Collymore’s basic accusation is that the PFA does not offer generally offer players enough support. The former Nottingham Forest and Liverpool striker goes on to recount his own experiences with depression, which he suffered to the extent that he was nearly sectioned. Collymore equally protests against what he sees as double standards in the footballing world — with Gazza receiving preferential treatment due to his personality and reputation, with other players left to fend for themselves. Are these arguments fair?
Case for the defence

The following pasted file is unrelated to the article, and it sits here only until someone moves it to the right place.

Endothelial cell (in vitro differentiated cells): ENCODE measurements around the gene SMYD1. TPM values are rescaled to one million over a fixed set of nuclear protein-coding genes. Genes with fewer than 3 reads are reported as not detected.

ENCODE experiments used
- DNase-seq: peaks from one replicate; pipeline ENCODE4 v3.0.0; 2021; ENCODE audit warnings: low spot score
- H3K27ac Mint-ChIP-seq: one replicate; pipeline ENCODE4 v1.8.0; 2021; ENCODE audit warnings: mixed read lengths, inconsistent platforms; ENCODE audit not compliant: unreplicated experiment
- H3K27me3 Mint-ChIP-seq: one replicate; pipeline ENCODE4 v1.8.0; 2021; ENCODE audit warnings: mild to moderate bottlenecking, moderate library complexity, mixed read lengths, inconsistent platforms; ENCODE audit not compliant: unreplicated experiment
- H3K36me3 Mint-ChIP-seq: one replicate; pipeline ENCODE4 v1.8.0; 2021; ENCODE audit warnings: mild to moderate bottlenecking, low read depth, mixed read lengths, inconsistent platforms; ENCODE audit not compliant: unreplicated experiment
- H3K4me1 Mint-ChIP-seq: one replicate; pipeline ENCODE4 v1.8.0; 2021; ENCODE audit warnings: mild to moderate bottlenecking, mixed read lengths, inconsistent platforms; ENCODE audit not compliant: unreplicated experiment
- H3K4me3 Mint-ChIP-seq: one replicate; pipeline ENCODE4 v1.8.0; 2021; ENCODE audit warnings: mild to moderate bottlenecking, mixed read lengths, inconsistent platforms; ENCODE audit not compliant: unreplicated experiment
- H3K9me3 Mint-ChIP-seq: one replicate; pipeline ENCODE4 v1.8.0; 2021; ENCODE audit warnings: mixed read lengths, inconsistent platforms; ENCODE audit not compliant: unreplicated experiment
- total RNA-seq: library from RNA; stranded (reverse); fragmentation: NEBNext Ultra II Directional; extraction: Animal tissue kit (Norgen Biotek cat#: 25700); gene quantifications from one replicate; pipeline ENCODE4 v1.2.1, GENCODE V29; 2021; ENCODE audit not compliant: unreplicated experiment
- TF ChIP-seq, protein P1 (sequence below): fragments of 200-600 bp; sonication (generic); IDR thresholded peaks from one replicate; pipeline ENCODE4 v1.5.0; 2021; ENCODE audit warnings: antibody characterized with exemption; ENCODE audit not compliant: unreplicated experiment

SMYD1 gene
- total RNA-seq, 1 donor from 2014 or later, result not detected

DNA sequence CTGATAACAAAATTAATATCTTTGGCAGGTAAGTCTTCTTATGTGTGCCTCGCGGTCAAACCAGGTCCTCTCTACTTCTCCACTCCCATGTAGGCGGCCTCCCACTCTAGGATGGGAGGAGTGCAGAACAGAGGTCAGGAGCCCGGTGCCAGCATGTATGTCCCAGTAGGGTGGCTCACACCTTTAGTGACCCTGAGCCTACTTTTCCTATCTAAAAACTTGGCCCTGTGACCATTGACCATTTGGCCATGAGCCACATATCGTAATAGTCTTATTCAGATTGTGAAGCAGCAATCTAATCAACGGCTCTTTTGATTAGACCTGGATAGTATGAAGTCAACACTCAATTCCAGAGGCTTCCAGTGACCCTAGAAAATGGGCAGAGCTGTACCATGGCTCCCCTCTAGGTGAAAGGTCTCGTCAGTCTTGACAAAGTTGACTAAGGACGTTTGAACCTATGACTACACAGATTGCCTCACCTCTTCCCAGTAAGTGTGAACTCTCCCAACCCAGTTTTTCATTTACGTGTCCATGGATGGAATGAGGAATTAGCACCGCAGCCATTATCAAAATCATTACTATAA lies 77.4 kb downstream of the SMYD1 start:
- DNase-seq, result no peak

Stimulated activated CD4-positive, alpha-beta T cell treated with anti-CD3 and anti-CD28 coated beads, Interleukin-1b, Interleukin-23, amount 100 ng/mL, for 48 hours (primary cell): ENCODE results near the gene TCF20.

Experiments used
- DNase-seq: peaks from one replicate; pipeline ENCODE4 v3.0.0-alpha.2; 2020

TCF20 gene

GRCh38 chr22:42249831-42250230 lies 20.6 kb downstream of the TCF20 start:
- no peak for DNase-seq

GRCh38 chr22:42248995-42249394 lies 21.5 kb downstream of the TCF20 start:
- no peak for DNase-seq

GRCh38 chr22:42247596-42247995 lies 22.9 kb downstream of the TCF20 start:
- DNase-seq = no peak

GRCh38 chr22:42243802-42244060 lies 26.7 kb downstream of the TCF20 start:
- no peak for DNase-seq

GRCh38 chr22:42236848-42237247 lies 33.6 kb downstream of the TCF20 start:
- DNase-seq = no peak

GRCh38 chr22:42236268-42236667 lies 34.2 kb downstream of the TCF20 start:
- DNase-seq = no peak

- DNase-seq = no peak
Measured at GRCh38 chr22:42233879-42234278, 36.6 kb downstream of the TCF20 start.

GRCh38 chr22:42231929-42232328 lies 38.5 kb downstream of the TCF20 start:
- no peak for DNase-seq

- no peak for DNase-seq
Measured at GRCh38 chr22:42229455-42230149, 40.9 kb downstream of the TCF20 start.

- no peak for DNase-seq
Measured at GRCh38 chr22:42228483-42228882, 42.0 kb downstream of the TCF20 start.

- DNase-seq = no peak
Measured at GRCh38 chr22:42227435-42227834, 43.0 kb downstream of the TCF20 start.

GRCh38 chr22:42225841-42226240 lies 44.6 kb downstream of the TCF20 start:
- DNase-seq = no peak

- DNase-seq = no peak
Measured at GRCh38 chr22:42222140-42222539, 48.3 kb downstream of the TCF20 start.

First off, it is worth dealing with Collymore’s situation directly, before proceeding to a more general evaluation of the role of the PFA in English football. Against Collymore’s anti-hierarchical protest, there is relatively little to be said: in theory, a player’s status should not be taken into account when he requires aid from a trade union, which constitutionally treats all of its members as equal. On the other hand, it is perhaps naive to expect a figure such as Paul Gascoigne — a national icon, no less — to fail to attract additional media attention.